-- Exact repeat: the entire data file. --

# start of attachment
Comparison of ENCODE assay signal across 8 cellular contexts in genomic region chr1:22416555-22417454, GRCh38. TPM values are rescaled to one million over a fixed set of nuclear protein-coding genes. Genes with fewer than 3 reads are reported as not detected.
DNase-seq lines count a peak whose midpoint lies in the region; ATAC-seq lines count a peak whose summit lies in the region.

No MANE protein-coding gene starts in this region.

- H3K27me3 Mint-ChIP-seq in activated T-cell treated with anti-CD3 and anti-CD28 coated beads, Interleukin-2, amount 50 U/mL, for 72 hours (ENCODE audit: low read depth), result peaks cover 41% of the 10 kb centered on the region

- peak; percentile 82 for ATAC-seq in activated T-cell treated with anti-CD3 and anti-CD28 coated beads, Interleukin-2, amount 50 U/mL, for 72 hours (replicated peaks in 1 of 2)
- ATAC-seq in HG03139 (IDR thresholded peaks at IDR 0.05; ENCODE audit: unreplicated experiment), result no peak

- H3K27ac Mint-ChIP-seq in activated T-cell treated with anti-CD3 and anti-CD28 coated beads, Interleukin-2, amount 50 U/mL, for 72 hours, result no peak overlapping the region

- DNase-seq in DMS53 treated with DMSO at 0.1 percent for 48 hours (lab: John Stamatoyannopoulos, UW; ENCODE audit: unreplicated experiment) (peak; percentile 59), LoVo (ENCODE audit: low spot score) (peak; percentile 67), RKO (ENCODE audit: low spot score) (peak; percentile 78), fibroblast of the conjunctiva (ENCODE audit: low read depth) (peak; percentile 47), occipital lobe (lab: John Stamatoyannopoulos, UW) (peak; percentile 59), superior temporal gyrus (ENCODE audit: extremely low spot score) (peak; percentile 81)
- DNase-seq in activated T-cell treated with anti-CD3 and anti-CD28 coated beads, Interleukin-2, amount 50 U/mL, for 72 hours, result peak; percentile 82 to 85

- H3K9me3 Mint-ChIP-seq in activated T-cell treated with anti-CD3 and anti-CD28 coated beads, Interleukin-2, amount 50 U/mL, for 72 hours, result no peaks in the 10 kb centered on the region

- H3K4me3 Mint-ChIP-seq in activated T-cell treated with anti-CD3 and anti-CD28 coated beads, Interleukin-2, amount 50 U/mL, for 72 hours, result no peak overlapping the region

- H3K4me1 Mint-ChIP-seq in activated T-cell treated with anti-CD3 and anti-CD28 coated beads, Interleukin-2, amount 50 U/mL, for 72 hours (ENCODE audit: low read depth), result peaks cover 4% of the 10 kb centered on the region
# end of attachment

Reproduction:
Comparison of ENCODE assay signal across 8 cellular contexts in genomic region chr1:22416555-22417454, GRCh38. TPM values are rescaled to one million over a fixed set of nuclear protein-coding genes. Genes with fewer than 3 reads are reported as not detected.
DNase-seq lines count a peak whose midpoint lies in the region; ATAC-seq lines count a peak whose summit lies in the region.

No MANE protein-coding gene starts in this region.

- H3K27me3 Mint-ChIP-seq in activated T-cell treated with anti-CD3 and anti-CD28 coated beads, Interleukin-2, amount 50 U/mL, for 72 hours (ENCODE audit: low read depth), result peaks cover 41% of the 10 kb centered on the region

- peak; percentile 82 for ATAC-seq in activated T-cell treated with anti-CD3 and anti-CD28 coated beads, Interleukin-2, amount 50 U/mL, for 72 hours (replicated peaks in 1 of 2)
- ATAC-seq in HG03139 (IDR thresholded peaks at IDR 0.05; ENCODE audit: unreplicated experiment), result no peak

- H3K27ac Mint-ChIP-seq in activated T-cell treated with anti-CD3 and anti-CD28 coated beads, Interleukin-2, amount 50 U/mL, for 72 hours, result no peak overlapping the region

- DNase-seq in DMS53 treated with DMSO at 0.1 percent for 48 hours (lab: John Stamatoyannopoulos, UW; ENCODE audit: unreplicated experiment) (peak; percentile 59), LoVo (ENCODE audit: low spot score) (peak; percentile 67), RKO (ENCODE audit: low spot score) (peak; percentile 78), fibroblast of the conjunctiva (ENCODE audit: low read depth) (peak; percentile 47), occipital lobe (lab: John Stamatoyannopoulos, UW) (peak; percentile 59), superior temporal gyrus (ENCODE audit: extremely low spot score) (peak; percentile 81)
- DNase-seq in activated T-cell treated with anti-CD3 and anti-CD28 coated beads, Interleukin-2, amount 50 U/mL, for 72 hours, result peak; percentile 82 to 85

- H3K9me3 Mint-ChIP-seq in activated T-cell treated with anti-CD3 and anti-CD28 coated beads, Interleukin-2, amount 50 U/mL, for 72 hours, result no peaks in the 10 kb centered on the region

- H3K4me3 Mint-ChIP-seq in activated T-cell treated with anti-CD3 and anti-CD28 coated beads, Interleukin-2, amount 50 U/mL, for 72 hours, result no peak overlapping the region

- H3K4me1 Mint-ChIP-seq in activated T-cell treated with anti-CD3 and anti-CD28 coated beads, Interleukin-2, amount 50 U/mL, for 72 hours (ENCODE audit: low read depth), result peaks cover 4% of the 10 kb centered on the region